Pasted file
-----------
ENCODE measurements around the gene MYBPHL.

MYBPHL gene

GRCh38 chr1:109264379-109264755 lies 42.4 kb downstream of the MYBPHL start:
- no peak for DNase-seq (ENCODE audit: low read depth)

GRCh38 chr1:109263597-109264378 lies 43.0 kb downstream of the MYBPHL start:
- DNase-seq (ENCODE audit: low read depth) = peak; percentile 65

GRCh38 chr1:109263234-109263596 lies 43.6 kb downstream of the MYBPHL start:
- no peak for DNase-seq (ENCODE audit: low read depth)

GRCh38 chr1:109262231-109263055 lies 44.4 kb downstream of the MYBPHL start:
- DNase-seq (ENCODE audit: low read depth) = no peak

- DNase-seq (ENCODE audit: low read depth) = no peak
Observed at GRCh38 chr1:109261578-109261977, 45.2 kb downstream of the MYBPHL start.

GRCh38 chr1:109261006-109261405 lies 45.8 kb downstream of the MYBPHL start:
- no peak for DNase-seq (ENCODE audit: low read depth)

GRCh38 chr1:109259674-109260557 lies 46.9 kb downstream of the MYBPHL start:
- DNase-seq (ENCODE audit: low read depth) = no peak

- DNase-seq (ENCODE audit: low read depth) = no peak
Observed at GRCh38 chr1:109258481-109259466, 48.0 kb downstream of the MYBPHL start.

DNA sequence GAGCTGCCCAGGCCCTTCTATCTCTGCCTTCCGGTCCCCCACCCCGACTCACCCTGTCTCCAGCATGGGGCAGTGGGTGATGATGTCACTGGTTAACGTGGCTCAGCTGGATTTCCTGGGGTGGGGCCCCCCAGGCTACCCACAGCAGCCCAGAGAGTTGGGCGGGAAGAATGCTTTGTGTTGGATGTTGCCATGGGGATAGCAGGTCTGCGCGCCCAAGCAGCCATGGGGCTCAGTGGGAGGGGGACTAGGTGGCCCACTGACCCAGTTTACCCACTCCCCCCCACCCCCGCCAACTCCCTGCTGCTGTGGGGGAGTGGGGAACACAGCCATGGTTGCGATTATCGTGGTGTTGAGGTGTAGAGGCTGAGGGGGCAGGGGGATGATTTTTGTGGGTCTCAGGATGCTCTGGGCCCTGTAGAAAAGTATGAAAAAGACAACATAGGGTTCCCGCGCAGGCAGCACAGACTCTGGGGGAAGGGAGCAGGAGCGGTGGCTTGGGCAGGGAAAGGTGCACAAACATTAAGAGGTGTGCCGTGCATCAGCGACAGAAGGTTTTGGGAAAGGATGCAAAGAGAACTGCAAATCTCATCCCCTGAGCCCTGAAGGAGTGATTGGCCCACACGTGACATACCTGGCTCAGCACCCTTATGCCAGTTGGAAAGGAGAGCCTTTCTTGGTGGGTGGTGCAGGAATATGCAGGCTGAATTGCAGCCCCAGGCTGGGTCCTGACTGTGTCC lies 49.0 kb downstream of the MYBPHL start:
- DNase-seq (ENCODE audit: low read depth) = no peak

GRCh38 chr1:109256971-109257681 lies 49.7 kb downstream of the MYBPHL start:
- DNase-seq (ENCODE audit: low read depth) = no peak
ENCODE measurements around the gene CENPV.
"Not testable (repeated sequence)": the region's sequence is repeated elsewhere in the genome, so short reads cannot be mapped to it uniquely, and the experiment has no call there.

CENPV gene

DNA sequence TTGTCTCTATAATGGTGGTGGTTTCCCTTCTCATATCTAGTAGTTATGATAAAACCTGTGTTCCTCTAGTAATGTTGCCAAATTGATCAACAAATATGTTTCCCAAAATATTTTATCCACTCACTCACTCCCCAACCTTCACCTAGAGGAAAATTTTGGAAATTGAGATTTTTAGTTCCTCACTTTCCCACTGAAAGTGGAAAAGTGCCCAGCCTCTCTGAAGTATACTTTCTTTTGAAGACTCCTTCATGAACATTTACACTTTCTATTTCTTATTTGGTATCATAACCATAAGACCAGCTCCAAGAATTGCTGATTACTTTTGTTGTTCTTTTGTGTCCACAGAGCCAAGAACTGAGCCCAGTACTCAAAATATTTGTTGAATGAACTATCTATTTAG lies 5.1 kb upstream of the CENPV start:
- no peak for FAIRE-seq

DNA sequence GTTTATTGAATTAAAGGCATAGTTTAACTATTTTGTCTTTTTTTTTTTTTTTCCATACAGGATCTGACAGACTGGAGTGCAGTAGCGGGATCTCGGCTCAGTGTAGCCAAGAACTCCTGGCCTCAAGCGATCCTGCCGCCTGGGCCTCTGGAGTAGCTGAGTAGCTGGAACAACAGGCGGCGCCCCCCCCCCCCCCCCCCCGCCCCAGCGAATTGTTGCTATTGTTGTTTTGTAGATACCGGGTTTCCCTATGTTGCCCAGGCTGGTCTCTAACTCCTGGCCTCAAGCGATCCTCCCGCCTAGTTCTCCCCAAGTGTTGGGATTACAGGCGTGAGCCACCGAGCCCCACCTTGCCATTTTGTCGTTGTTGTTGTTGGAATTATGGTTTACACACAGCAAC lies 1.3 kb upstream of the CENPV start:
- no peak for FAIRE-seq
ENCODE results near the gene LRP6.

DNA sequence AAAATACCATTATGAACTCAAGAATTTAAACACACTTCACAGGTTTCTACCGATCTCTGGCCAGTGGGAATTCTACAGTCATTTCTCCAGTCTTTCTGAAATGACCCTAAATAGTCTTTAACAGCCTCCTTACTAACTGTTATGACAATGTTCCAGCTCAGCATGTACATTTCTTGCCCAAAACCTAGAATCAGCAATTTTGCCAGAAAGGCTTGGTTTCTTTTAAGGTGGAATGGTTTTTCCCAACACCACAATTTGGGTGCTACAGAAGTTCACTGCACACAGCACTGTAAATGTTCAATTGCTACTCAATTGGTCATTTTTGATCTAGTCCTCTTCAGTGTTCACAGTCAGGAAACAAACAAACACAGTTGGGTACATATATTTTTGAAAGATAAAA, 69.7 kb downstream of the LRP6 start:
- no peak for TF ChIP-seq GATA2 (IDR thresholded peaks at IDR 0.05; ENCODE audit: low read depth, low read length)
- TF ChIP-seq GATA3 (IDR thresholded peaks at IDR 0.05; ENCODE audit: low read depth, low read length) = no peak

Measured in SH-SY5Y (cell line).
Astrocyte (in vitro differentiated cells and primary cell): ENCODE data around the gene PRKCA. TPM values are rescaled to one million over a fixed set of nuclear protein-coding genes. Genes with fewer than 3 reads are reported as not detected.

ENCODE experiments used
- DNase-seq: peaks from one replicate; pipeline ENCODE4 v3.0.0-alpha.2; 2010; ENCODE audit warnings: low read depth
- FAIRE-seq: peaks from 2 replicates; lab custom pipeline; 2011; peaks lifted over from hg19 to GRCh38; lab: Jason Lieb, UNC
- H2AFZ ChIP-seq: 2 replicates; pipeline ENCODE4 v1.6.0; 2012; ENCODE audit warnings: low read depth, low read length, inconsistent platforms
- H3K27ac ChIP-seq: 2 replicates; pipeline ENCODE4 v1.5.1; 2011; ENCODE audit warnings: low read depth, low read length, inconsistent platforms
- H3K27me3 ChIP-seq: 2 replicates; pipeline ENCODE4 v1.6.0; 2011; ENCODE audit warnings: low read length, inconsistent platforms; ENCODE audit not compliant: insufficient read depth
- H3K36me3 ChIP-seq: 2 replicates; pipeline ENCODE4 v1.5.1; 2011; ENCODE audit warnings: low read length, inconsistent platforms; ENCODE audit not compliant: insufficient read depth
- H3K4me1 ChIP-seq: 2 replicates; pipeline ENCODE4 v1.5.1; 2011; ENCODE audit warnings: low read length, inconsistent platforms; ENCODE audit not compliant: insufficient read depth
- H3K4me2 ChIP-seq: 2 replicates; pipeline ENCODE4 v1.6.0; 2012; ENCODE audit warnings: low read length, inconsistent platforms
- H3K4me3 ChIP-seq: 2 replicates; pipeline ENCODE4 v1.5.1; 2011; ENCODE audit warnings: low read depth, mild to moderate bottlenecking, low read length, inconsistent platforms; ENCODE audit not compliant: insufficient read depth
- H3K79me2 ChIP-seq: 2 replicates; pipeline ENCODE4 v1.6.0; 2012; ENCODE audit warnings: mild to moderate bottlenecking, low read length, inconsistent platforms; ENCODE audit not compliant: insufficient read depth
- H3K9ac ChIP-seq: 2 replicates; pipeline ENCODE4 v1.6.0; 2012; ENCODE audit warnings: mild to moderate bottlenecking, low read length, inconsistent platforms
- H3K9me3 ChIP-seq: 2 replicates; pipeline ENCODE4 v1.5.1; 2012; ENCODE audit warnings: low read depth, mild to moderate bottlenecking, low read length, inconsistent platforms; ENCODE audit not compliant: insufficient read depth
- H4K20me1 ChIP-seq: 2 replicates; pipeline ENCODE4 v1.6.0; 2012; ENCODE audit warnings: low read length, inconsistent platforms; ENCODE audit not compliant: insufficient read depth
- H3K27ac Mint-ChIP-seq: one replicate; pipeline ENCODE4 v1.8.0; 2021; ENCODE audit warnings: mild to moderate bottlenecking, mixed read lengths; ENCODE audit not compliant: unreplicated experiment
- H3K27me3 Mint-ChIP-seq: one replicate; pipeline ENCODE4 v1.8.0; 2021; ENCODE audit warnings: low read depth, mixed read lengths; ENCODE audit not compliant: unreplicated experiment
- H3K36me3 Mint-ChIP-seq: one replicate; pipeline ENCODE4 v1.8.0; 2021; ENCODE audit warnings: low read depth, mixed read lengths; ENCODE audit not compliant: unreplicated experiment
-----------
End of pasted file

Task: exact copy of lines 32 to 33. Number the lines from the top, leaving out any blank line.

- no peak for TF ChIP-seq GATA2 (IDR thresholded peaks at IDR 0.05; ENCODE audit: low read depth, low read length)
- TF ChIP-seq GATA3 (IDR thresholded peaks at IDR 0.05; ENCODE audit: low read depth, low read length) = no peak